Victorine, at the end of The Fall of the House of Usher episode 5 (titled The Tell-Tale Heart), killed herself in front of her father, Roderick Usher, after she realized that she had killed her partner and colleague Dr. Ruiz and installed her device in her heart. We said in the beginning that Victorine had a conscience, and probably that was why she was the only person in the entire clan who took her own life. All this while, Victorine had been able to suppress all that guilt that arose from that minuscule amount of righteousness that was hidden inside her. In the end, she lost her mind, and all the suppressed guilt and remorse erupted, and she stabbed herself to death. Verna had asked her if her desire to become famous superseded her desire to save lives through her noble profession, and Victorine’s silence at that moment and the dilemma said everything. Apart from the fact that she wanted to create a legacy for herself in the medical field, Victorine wanted to appease her father, and probably, had he not been pushing her, she wouldn’t have gone to such extreme lengths.
Thematic Similarity between Victorine and ‘The Tell-Tale Heart’
The protagonist in Edgar Allan Poe’s “The Tell-Tale Heart” goes through a similar kind of unsettling experience that Victorine does. It is a very disturbing short story in which the protagonist is told by the world that he is losing his mind, and in his defense, he gives reasons why he feels that he is totally sane. He had killed an old man after visiting him for eight consecutive nights and just standing and observing without him knowing. The protagonist says that he didn’t have any sort of vendetta against the old man and probably loved him too, but still, his vulture eyes stirred certain negative thoughts inside him. The protagonist killed the old man, but he couldn’t stop the noise of his heartbeat, and it drove him insane. The protagonist, in his defense, says that had he been insane, he wouldn’t have been able to plan such a murder. The irony was that while trying to give proof of his sanity, the protagonist made sure that we realized that he had completely lost control of his mind.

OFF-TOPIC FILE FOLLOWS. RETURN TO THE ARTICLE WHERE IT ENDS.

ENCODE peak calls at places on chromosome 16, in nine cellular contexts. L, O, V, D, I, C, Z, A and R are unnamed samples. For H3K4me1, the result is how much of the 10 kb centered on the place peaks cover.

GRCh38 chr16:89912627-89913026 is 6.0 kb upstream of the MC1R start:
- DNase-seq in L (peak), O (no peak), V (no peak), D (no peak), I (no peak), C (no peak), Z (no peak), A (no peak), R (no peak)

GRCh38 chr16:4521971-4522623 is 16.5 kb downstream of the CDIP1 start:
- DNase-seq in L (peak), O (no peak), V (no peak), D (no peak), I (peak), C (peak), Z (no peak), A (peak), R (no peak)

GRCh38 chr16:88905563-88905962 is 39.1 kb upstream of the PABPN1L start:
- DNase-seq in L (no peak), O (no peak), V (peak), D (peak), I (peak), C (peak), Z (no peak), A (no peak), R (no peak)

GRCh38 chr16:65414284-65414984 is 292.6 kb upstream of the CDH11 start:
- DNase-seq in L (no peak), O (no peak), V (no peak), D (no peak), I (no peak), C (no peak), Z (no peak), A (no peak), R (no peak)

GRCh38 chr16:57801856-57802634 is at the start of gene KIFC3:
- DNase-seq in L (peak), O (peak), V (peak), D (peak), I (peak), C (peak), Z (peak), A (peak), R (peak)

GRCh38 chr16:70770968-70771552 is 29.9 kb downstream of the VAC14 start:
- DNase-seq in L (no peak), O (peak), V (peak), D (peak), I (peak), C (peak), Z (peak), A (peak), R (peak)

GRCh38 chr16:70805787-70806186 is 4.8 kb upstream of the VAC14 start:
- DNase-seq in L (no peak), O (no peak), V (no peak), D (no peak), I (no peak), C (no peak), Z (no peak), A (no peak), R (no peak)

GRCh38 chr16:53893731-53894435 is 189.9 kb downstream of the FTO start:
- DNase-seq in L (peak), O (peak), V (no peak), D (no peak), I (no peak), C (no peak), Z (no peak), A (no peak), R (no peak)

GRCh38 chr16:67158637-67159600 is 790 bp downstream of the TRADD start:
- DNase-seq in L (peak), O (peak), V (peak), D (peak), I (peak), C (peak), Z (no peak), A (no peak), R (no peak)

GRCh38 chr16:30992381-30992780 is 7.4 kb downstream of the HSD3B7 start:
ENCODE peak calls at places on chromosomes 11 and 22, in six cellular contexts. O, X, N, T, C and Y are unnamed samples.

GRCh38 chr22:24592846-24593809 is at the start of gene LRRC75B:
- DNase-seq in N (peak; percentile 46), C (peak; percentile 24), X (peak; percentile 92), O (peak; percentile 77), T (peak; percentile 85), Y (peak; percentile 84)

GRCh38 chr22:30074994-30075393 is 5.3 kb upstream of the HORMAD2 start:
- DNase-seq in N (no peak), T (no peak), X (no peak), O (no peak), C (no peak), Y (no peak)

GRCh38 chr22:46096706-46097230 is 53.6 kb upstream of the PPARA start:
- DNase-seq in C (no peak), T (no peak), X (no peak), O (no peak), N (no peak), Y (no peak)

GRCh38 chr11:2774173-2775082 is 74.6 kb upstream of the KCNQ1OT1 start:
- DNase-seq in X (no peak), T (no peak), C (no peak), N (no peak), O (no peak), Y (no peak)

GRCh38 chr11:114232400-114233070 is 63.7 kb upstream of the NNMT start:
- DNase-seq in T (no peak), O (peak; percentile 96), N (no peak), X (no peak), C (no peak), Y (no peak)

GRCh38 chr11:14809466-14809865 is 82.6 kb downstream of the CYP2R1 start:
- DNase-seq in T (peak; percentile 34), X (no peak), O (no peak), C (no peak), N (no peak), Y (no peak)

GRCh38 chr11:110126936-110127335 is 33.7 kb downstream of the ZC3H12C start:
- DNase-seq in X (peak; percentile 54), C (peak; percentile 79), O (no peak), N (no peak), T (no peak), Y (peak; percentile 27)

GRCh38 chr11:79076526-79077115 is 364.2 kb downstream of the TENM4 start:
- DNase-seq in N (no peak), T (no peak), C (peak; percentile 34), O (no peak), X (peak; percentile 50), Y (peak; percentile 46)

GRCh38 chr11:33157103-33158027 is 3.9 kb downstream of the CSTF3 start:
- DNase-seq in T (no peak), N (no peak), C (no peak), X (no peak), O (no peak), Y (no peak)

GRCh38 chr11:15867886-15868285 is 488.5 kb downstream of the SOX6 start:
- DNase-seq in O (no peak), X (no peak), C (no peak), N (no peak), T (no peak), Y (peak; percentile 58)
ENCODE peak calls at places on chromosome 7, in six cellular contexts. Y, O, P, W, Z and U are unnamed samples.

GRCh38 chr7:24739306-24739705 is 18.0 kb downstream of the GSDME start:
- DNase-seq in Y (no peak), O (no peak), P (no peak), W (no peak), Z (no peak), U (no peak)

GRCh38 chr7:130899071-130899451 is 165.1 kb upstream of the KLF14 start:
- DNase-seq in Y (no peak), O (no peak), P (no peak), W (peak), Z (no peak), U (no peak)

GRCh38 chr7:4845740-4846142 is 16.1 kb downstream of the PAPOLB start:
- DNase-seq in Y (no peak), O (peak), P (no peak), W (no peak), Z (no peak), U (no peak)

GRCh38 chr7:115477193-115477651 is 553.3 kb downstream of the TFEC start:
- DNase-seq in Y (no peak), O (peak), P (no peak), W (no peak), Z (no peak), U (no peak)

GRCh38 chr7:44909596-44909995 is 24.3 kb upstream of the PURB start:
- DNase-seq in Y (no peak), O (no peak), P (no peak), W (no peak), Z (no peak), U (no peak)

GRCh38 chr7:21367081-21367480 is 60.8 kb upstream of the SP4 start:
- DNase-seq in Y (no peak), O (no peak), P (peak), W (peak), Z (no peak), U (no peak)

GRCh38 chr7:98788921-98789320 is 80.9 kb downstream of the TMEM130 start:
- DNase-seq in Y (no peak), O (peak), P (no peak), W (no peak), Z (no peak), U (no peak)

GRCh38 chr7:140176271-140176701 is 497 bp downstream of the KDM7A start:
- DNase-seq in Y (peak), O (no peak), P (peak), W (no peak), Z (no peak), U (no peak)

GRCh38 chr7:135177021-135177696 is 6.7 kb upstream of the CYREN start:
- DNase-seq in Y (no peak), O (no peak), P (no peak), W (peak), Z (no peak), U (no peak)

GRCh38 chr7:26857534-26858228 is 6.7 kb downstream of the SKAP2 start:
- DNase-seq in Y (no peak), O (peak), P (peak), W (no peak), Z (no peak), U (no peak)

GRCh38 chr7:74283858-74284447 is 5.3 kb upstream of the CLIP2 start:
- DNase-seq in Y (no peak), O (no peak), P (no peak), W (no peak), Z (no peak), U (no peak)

Victorine, in The Fall of the House of Usher, had killed her partner and colleague, Dr. Ruiz, just like the protagonist in Poe’s short story, and after that, she started losing her mind, and all she could hear was the deafening and trepid noise of a heart pounding. Victorine had completely lost her mind, and she took her life in front of her father, showing him how her technology worked and how she had been able to accomplish what she had set out for. That pounding sound of the heart symbolizes guilt, and no matter how much Victorine tried, she couldn’t escape it. Victorine’s delusions had been broken, and she just couldn’t accept the fact that she was not a savior but a monster, just like any other Usher. Poe’s protagonist never committed suicide, though he accepted that he had murdered the old man, probably because he would have thought that acceptance could relieve him from the torture, but the heart never stopped beating, and in both cases, the ghost of one’s sins never stopped following them. Ultimately, Victorine’s quest to achieve greatness took her to an extremely dark palace from where the only way through which she could escape was by embracing death.